Oxidative stress and inflammatory responses following an acute bout of isokinetic exercise in obese women with knee osteoarthritis.

Filed under: Rehab Centers

Knee. 2012 Dec 19;
Germanou EI, Chatzinikolaou A, Malliou P, Beneka A, Jamurtas AZ, Bikos C, Tsoukas D, Theodorou A, Katrabasas I, Margonis K, Douroudos I, Gioftsidou A, Fatouros IG

BACKGROUND: Obesity is associated with osteoarthritis and it is accompanied by chronic inflammation and elevated oxidative stress. Strengthening-type exercise is used in knee osteoarthritis (KOA) rehabilitation. This study determined how acute isokinetic exercise influences inflammatory responses of obese middle-aged women with KOA. METHODS: Ten obese women with KOA and 10 age/weight-matched controls performed an isokinetic exercise protocol. Assessment of performance (knee extensor/flexor torque), muscle soreness (DOMS), knee flexibility (KJRM), and pain, and blood collection were performed pre-exercise, post-exercise, and at 24h post-exercise. Blood was analyzed for creatine kinase activity (CK), lactate dehydrogenase activity (LDH), CRP, leukocytes, uric acid, IL-6, TBARS, lipid hydroperoxides (LPX), protein carbonyls (PC), oxidized (GSH) and reduced glutathione (GSSG), total antioxidant capacity (TAC), catalase activity, and glutathione peroxidase activity (GPX). RESULTS: Physical function remained unaltered by exercise (only torque at 90°/s decreased at 24h). Exercise increased DOMS throughout recovery but KJRM and pain remained unchanged. CK, LDH, and uric acid increased similarly in both groups. CRP remained unaffected by exercise while IL-6 increased only post-exercise. TBARS, PC, LPH, GSSG, and TAC increased only post-exercise in both groups. GSH and GSH/GSSG declined post-exercise and normalized thereafter. Catalase and GPX increased only in patients post-exercise. CONCLUSION: Isokinetic exercise induces only a mild inflammatory response of very short duration (<24h) without affecting physical function and pain in KOA patients suggesting that moderate strengthening-type exercise may be safe for this patient cohort. These results indicate that KOA patients may be able to receive another exercise stimulus after only 48h. CLINICAL RELEVANCE: Isokinetic exercise produces minimal inflammation and pain in knee osteoarthritis patients, could be performed every 48h during rehabilitation, and up-regulates patients' antioxidant system. HubMed – rehab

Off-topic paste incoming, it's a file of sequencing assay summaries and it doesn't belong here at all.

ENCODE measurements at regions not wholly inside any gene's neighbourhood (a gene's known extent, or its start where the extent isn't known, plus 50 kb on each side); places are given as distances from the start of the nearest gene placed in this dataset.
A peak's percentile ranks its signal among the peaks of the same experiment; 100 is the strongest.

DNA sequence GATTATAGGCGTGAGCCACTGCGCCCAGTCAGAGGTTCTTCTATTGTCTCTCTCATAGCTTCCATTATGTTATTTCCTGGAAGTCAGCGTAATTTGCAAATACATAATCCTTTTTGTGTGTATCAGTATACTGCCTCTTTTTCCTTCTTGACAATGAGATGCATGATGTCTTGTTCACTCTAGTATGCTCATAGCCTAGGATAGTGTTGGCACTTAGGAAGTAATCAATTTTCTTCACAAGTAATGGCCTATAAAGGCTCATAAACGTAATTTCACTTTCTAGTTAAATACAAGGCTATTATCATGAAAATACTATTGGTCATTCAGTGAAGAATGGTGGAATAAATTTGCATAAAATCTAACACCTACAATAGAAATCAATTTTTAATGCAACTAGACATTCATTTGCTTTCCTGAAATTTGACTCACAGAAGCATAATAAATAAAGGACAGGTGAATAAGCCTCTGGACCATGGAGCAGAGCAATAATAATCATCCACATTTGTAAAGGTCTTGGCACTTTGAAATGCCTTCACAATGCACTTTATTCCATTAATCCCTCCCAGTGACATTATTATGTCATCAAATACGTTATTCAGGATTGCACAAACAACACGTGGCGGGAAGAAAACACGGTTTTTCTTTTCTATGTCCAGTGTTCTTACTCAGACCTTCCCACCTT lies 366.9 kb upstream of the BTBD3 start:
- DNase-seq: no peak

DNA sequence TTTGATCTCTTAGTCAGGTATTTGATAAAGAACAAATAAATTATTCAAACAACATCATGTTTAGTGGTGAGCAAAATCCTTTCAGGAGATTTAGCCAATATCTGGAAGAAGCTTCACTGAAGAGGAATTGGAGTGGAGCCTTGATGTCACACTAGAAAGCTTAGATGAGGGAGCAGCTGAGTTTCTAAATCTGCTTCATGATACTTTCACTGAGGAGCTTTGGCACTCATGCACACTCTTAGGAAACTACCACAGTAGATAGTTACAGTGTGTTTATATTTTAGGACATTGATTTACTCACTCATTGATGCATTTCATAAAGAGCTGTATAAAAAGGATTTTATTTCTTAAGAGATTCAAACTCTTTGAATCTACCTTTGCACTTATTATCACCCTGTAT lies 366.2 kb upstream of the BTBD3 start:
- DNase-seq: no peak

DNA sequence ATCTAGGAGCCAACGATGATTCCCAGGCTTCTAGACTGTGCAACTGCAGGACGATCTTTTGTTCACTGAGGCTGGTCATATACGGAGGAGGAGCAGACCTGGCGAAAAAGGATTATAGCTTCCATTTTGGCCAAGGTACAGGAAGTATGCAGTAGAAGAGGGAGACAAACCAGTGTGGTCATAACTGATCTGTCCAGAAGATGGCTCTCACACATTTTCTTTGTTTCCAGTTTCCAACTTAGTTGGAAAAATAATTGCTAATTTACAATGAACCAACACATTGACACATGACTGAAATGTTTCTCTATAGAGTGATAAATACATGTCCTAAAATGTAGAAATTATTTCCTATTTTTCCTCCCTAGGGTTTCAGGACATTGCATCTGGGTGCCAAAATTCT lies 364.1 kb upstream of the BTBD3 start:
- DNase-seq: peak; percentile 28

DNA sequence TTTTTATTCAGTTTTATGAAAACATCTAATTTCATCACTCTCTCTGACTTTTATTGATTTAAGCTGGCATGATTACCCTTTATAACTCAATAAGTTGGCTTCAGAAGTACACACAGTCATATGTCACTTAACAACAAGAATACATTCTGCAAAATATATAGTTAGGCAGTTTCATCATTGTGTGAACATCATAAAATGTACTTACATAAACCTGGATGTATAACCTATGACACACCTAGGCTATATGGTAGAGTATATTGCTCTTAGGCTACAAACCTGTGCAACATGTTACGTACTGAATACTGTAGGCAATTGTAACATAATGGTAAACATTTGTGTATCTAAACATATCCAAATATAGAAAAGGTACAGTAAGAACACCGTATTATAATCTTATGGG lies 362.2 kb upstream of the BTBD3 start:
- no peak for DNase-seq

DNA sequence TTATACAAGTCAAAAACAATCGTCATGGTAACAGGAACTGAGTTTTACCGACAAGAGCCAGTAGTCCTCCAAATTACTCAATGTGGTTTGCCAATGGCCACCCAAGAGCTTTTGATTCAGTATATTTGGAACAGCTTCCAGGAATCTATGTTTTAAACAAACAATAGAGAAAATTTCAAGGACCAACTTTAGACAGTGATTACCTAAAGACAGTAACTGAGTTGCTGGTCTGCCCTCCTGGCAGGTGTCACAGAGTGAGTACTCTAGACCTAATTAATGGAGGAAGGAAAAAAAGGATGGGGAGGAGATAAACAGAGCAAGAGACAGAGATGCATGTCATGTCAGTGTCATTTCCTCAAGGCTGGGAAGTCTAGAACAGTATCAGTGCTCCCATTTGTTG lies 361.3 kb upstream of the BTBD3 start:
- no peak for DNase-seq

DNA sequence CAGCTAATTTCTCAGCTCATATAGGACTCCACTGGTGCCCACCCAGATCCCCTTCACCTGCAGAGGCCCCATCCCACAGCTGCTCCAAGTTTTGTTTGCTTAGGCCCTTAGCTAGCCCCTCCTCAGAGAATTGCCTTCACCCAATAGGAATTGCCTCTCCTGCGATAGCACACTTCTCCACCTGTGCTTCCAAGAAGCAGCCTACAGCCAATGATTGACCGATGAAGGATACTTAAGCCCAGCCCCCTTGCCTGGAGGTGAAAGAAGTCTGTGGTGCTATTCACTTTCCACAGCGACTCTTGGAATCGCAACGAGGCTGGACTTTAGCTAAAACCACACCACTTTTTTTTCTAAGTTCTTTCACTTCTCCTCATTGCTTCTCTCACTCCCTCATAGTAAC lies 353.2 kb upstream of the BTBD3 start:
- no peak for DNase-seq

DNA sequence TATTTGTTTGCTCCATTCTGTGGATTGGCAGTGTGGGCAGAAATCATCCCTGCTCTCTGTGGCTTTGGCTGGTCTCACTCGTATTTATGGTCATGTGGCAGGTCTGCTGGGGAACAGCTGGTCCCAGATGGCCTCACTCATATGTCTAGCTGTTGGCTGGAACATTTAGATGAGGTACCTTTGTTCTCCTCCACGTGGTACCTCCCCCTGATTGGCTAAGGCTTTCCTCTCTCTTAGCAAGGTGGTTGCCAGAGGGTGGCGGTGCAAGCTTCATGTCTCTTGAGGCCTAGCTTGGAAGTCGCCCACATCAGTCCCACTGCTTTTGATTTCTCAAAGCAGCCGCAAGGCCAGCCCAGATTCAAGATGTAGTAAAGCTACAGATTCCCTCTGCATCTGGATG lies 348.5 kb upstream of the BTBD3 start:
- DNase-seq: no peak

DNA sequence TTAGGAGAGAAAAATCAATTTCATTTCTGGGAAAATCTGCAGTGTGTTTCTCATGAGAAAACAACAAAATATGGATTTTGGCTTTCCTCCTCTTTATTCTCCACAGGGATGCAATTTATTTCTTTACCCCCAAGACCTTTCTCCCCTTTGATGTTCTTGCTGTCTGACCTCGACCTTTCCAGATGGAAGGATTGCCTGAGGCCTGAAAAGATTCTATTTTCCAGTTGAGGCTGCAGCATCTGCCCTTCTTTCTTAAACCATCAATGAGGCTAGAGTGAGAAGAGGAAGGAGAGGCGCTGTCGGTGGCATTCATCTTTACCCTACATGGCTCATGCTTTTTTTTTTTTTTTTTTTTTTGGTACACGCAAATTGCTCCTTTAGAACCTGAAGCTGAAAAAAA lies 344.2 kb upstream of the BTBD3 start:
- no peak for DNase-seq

The role of a total contact insole in diminishing foot pressures following partial first ray amputation in diabetic patients.

Filed under: Rehab Centers

Foot (Edinb). 2012 Dec 19;
El-Hilaly R, Elshazly O, Amer A

BACKGROUND: In diabetic subjects, reulcerations following first ray amputations are particularly frequent. Treatment usually includes an in-shoe intervention to reduce plantar pressure. OBJECTIVE: To investigate the effects of a total contact insole on the plantar pressure reduction in patients with partial first ray amputations. MATERIAL AND METHODS: Twenty diabetic subjects (mean age 60 years, mean body mass index 27kg/m(2)) with partial first ray amputation of one foot. Plantar pressure data was recorded using Matscan system (Tekscan vers. 6.34, Boston, USA) while standing and taking a step for three conditions (shoe, shoe with total contact insole, and shoe with flat insole). Plantar pressures were determined at the five metatarsal areas, mid foot area and medial and lateral heel areas. RESULTS: Pressures diminished significantly (P<0.05) in tested areas using the total contact insole while standing and walking. While using the flat insole, significant pressure changes were only seen while walking (P<0.05) (P<0.05). A highly significant change in pressures with the total contact insoles during walking in all areas except for the M1 area (P<0.001) as compared to that of flat insole. CONCLUSION: The conforming total contact insole showed significant reduction in plantar pressures in patients with first ray amputation. HubMed – rehab